• Mechanical Valve. It is made of a special kind of metal and has the advantage of being long lasting, but the biggest disadvantage with mechanical valve is that blood clots tend to form on them and therefore one has to take blood thinning tablets for life time.
What precautions one needs to take after valve surgery?
After valve surgery, one needs to take blood thinning tablets, specially if it is a mechanical valve, for life long and the levels of blood thinning medicine has to be maintained by doing a test called INR/PT. This test must be done once in a month and the INR level should be maintained around 2.5 – 3.5 times the normal, or as prescribed by the treating physician. In general, low salt and restricted fluid intake are good for healthy life. If there is any problem maintaining the INR level, then one may have to avoid taking green leafy vegetables and tomatos etc. When ever one has to undergo any form of surgical or gynaecological or dental treatment, then one must inform the doctor that there is an artificial valve in his heart, so that the necessary precautions for preventing infection on the valve can be taken by the treating physician. Also if one is taking anticoagulants or blood thinning tablets, then one must carry a warning card in the pocket or in the purse all the time, so that in case of an emergency, treating doctor gets warned about the blood being thin. One must never walk bare feet and be little careful while trimming nails and while using sharp objects, because one is likely to bleed excessively if any injury takes place. In case there are any symptoms, one must report to the doctor immediately and not delay presenting to the hospital.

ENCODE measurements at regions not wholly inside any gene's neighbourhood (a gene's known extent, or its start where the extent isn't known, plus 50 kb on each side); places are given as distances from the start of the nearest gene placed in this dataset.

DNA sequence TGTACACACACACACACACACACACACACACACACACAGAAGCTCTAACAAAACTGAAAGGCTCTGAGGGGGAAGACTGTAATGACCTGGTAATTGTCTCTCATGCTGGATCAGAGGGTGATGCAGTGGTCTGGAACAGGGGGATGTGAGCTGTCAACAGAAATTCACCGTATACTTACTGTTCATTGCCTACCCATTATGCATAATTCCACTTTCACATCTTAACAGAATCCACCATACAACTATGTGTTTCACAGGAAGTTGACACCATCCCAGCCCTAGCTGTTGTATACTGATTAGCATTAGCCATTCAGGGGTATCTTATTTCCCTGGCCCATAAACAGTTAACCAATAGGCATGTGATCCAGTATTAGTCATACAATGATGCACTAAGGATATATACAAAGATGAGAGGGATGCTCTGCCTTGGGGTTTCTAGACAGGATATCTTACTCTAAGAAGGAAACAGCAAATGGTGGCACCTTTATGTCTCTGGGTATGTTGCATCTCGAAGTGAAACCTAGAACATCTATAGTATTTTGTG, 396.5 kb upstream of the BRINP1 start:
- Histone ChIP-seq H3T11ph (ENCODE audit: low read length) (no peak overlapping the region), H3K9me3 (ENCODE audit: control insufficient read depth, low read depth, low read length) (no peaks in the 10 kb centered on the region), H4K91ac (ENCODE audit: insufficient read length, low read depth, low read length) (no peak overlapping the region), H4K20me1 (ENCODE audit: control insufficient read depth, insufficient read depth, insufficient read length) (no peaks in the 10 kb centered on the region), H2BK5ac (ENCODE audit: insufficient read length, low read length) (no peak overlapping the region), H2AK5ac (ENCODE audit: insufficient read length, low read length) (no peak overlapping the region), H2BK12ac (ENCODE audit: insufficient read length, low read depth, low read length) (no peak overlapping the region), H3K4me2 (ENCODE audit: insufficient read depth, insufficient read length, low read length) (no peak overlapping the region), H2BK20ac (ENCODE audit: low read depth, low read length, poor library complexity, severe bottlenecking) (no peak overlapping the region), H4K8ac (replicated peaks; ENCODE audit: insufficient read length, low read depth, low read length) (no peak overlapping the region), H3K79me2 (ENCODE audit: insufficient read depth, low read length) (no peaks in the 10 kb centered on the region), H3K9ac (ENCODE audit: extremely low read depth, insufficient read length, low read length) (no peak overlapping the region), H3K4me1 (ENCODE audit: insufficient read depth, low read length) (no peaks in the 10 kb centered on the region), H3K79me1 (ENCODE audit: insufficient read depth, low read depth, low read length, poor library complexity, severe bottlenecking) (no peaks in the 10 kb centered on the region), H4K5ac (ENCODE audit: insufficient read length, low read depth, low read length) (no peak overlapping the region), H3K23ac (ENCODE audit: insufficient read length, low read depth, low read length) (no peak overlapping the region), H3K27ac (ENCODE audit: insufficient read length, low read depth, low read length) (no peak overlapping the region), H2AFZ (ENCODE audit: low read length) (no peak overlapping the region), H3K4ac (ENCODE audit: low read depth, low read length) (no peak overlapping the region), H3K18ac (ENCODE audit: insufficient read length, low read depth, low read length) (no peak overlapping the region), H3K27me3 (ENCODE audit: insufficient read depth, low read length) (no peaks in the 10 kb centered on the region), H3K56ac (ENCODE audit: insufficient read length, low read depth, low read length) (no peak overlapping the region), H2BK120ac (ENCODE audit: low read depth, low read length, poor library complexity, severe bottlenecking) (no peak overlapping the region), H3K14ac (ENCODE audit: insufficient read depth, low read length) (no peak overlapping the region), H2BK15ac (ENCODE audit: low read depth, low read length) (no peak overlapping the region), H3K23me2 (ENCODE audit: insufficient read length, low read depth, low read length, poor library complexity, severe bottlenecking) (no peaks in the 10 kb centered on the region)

Can young ladies conceive after valve surgery?
Yes, ladies can conceive absolutely normally after valve surgery and they can have a productive and a fruitful life, both as a mother and as a wife. However, whenever one wants to conceive, one must consult the treating doctor and avoid taking blood thinning tablets during the conception period of first three months and substitute it with one injection a day of low molecular weight heparin, but this must be done under medical supervision.

  • Once the rheumatic fever is treated, one need not take penicillin prophylaxis. This is absolutely wrong. If a rheumatic fever is confirmed then one must take penicillin injection every three weeks till the minimum age of 21 years or for at least 5 years beyond the last episode of rheumatic fever. If one has a diagnosed valvular heart problem, then one must take penicillin injection till the age of 35 years at least, and according to some doctors, for life long. If one ignores this precaution, then the disease can recur and progress and involve the other valves of the heart also.